Document Detail


Contact Pressure in the Facet Joint During Sagittal Bending of the Cadaveric Cervical Spine.
MedLine Citation:
PMID:  21823743     Owner:  NLM     Status:  Publisher    
Abstract/OtherAbstract:
The facet joint contributes to the normal biomechanical function of the spine by transmitting loads and limiting motions via articular contact. However, little is known about the contact pressure response for this joint. Such information can provide a quantitative measure of the facet joint's local environment. The objective of this study was to measure facet pressure during physiologic bending in the cervical spine, using a joint capsule-sparing technique. Flexion and extension bending moments were applied to six human cadaveric cervical spines. Global motions (C2-T1) were defined using infra-red cameras to track markers on each vertebra. Contact pressure in the C5-C6 facet was also measured using a tip-mounted pressure transducer inserted into the joint space through a hole in the postero-inferior region of the C5 lateral mass. Facet contact pressure increased by 67.6 ± 26.9 kPa under a 2.4 Nm extension moment and decreased by 10.3 ± 9.7 kPa under a 2.7 Nm flexion moment. The mean rotation of the overall cervical specimen motion segments was 9.6 ± 0.8° and was 1.6 ± 0.7° for the C5-C6 joint, respectively, for extension. The change in pressure during extension was linearly related to both the change in moment (51.4 ± 42.6 kPa/Nm) and the change in C5-C6 angle (18.0 ± 108.9 kPa/deg). Contact pressure in the inferior region of the cervical facet joint increases during extension as the articular surfaces come in contact, and decreases in flexion as the joint opens, similar to reports in the lumbar spine despite the difference in facet orientation in those spinal regions. Joint contact pressure is linearly related to both sagittal moment and spinal rotation. Cartilage degeneration and the presence of meniscoids may account for the variation in the pressure profiles measured during physiologic sagittal bending. This study shows that cervical facet contact pressure can be directly measured with minimal disruption to the joint and is the first to provide local pressure values for the cervical joint in a cadaveric model.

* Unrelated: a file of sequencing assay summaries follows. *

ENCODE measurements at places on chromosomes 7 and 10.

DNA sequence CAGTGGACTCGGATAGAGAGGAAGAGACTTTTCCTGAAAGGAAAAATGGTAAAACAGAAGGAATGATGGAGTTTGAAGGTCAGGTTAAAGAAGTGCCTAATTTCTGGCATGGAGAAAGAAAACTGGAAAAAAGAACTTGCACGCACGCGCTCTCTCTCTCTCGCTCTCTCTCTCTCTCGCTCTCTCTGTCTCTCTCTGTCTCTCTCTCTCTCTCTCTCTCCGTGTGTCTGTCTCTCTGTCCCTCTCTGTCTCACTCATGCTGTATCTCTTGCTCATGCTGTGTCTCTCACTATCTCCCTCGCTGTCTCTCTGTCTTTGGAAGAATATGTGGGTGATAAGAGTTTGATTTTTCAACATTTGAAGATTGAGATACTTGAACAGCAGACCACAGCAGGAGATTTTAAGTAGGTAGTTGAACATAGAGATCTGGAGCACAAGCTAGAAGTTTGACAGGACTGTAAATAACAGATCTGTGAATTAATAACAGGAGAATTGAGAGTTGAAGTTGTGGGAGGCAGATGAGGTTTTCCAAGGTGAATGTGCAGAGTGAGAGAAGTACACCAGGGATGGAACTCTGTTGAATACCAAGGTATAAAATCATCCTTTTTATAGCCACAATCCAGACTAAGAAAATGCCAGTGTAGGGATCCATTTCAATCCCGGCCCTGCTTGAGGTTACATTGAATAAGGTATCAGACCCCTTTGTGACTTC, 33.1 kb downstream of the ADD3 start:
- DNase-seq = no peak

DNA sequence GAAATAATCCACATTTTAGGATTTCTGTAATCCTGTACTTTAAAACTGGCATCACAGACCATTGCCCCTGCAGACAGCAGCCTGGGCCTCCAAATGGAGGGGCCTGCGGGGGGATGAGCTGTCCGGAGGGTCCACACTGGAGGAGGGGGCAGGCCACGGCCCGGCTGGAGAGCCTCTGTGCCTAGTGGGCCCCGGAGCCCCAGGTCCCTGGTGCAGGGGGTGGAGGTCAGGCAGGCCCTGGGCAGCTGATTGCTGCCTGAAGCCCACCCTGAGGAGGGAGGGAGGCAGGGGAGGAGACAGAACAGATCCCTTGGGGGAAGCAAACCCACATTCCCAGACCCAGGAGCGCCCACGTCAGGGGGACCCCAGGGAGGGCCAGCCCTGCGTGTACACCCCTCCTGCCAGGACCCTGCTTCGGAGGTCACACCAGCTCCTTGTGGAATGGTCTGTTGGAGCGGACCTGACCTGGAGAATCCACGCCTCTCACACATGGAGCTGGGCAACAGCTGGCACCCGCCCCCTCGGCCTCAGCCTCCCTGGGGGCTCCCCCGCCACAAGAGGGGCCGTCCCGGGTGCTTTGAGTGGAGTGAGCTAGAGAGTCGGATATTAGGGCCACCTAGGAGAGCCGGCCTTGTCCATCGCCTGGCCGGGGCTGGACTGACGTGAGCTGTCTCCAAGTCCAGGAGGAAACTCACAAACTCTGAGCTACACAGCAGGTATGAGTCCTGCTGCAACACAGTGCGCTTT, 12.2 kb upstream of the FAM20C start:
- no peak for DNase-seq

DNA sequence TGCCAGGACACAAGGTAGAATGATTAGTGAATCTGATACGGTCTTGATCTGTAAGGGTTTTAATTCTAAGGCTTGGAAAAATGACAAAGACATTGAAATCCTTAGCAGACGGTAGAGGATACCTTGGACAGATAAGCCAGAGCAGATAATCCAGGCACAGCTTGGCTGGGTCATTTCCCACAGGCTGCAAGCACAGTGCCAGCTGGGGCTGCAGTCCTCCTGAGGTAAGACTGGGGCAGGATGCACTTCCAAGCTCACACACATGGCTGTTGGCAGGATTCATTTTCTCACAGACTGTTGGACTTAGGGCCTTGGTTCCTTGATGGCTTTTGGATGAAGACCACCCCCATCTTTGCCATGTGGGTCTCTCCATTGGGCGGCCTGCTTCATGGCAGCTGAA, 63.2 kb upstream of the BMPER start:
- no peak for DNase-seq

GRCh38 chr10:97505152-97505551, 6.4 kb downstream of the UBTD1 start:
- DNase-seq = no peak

Authors:
Nicolas V Jaumard; Joel A Bauman; Christine L Weisshaar; Benjamin B Guarino; William C Welch; Beth A Winkelstein
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Publication Detail:
Type:  JOURNAL ARTICLE    
Journal Detail:
Title:  Journal of biomechanical engineering     Volume:  133     ISSN:  1528-8951     ISO Abbreviation:  -     Publication Date:  2011 Jul 
Date Detail:
Created Date:  2011-8-9     Completed Date:  -     Revised Date:  -    
Medline Journal Info:
Nlm Unique ID:  7909584     Medline TA:  J Biomech Eng     Country:  -    
Other Details:
Languages:  ENG     Pagination:  071004     Citation Subset:  -    
Affiliation:
Dept. of Neurosurgery, University of Pennsylvania, HUP-3 Silverstein, 3400 Spruce Street, Philadelphia, PA 19104Dept. of Neurosurgery, University of Pennsylvania, HUP-3 Silverstein, 3400 Spruce Street, Philadelphia, PA 19104; Dept. of Bioengineering, University of Pennsylvania, 210 S. 33rd Street, Room 240 Skirkanich Hall, Philadelphia, PA 19104Dept. of Bioengineering, University of Pennsylvania, 210 S. 33rd Street, Room 240 Skirkanich Hall, Philadelphia, PA 19104Dept. of Neurosurgery, University of Pennsylvania, HUP-3 Silverstein, 3400 Spruce Street, Philadelphia, PA 19104.
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